Activists in Harris County, Texas, mobilize to make the once-every-decade redistricting process more fair to communities of color and low income neighborhoods.
by Jenny Manrique
Every time Myrtala Tristan recounts her experiences during devastating Hurricane Harvey, she relives the scenes of relentless rain that turned her neighborhood’s streets into rivers, and her home into a floating furniture museum.
“They never told us that we would have to evacuate or that it was going to be so terrible,” Tristan, a resident of Houston’s Lakewood suburb for nearly 40 years, recalled at a June 30 briefing on redistricting. “I live with my husband. For five hours I was calling (emergency) 311 and they never answered. We were up all night.”
Early the next morning Tristan left her house with just her driver’s license and some money, packed in a ziploc bag. Outside, a boat was rescuing people from the fetid waters, prioritizing children and senior citizens.
“We were navigating those dirty waters all day. They didn’t give us water or food … I think this is very unfair and that the government should be helping us in a different way,” said Tristan. Almost three years later, “we are still applying for some help. Nothing ever came.”
Tristan joined the Northeast Action Collective, a group of advocates and neighbors that emerged in response to the lack of public investment in drainage and flood mitigation in her community. “It is time for our voices to be heard.”
Right now, Tristan is focusing on a county-wide effort to engage communities of color and low income neighborhoods in redistricting – a process of redrawing political boundaries that determine what candidates people vote for.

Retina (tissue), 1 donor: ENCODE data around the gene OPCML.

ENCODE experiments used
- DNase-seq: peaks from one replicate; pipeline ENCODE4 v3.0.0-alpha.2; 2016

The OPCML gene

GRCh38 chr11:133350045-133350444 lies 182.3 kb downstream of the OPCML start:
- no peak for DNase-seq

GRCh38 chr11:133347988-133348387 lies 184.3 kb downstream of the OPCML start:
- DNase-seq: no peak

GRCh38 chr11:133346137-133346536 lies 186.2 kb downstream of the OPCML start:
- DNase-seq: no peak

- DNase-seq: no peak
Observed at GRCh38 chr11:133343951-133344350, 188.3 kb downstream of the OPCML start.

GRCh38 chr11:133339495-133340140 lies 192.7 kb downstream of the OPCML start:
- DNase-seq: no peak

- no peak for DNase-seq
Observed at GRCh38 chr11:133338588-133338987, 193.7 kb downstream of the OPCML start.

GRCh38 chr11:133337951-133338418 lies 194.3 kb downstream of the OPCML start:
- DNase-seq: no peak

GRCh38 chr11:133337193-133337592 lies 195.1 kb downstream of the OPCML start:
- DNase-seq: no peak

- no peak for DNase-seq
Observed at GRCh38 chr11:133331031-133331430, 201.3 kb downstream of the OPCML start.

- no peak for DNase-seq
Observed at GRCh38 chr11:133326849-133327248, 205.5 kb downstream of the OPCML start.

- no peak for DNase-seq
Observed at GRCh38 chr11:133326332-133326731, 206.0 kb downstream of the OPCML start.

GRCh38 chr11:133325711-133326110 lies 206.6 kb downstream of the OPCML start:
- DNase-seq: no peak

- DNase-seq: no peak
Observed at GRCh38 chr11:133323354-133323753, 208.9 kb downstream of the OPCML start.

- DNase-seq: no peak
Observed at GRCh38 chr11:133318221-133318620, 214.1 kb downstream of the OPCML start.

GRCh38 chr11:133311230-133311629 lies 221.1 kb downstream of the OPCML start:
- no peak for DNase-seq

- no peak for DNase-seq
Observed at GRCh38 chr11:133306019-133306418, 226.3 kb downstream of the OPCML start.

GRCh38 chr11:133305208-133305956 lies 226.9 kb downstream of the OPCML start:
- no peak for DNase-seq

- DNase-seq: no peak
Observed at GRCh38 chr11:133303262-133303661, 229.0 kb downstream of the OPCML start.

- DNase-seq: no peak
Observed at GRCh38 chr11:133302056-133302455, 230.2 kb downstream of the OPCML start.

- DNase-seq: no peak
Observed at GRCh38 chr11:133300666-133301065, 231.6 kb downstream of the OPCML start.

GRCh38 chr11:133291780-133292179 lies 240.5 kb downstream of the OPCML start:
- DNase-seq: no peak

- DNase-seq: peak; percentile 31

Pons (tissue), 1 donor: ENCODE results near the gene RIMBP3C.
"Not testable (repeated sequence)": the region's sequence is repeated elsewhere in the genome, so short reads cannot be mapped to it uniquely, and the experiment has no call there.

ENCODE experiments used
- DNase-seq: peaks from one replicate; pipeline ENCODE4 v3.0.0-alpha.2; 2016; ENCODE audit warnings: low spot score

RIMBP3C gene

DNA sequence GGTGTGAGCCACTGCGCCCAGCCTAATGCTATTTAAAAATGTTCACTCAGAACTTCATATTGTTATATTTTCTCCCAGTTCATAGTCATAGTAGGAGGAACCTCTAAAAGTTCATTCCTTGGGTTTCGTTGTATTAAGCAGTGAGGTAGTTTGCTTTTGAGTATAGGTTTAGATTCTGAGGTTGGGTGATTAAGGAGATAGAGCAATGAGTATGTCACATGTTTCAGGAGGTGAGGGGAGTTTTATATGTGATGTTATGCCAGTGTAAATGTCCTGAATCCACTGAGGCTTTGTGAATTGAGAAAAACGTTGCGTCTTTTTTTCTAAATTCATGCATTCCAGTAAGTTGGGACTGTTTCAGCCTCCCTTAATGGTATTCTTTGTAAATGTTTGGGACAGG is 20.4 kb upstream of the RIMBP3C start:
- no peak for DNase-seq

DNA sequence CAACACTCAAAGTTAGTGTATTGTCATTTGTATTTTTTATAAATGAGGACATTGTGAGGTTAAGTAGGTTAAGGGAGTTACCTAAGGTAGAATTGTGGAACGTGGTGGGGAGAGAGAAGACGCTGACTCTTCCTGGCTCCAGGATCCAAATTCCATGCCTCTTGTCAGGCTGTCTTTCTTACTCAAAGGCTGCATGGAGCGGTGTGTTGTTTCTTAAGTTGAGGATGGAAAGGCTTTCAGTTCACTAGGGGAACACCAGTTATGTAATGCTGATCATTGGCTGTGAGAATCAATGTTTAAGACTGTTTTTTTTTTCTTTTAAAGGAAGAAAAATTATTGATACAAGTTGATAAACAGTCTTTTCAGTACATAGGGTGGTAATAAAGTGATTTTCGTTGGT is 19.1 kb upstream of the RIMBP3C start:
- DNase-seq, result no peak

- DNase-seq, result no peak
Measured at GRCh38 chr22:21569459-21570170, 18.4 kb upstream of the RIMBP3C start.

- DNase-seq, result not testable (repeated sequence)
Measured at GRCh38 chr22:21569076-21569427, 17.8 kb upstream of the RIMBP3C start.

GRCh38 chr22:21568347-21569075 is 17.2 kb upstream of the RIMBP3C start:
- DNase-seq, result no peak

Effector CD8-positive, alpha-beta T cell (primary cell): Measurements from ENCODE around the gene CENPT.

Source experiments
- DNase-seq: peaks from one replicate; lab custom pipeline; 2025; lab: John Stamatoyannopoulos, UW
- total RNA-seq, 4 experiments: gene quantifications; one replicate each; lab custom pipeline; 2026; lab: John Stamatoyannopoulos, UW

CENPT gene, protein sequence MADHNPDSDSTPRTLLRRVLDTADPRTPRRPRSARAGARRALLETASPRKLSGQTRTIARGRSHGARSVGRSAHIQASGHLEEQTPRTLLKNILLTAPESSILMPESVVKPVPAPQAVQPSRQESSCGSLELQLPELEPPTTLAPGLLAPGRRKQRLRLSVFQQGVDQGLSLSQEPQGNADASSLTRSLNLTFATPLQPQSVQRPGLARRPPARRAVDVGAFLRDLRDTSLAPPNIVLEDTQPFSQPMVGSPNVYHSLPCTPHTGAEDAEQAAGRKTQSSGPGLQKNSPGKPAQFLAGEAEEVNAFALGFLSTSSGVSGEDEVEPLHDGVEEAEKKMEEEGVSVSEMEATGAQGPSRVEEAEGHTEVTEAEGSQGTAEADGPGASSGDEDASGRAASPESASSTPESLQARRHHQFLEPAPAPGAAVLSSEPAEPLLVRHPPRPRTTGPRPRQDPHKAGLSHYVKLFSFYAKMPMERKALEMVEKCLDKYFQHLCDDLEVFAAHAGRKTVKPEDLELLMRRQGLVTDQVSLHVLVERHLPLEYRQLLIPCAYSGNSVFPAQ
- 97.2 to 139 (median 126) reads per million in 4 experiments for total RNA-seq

“Redistricting is about drawing lines on a map to represent who is going to vote for certain elected officials,” explained Nina Perales, vice president of litigation for the Mexican-American Legal Defense and Education Fund (MALDEF). “It is a very political act to create groups of voters, so it is very important to get involved.”
Neighborhoods are grouped into districts that are redrawn every 10 years based on census data. Depending on what the electoral district is, those lines are drawn by the city council, the school district board of trustees, county commissioners, and ultimately the state chamber.
In places like Pasadena, a suburb in Harris County, these lines have effectively segregated the Latino from the Anglo population: Latinos live in the northern area that has historically received fewer services than the southern area – where Anglos live – making it more prone to floods and natural disasters.
When the Texas House of Representatives drew other lines within the northern zone that further divided the Latino vote, MALDEF filed a lawsuit and won, regrouping them in District 144 .
“The representative of that district, who was Anglo and conservative, lost his election. And he was replaced by a progressive Latina woman in the House of Representatives,” Perales said. “Our increased political participation is strongest when the political lines that are drawn around our neighborhoods are fair.”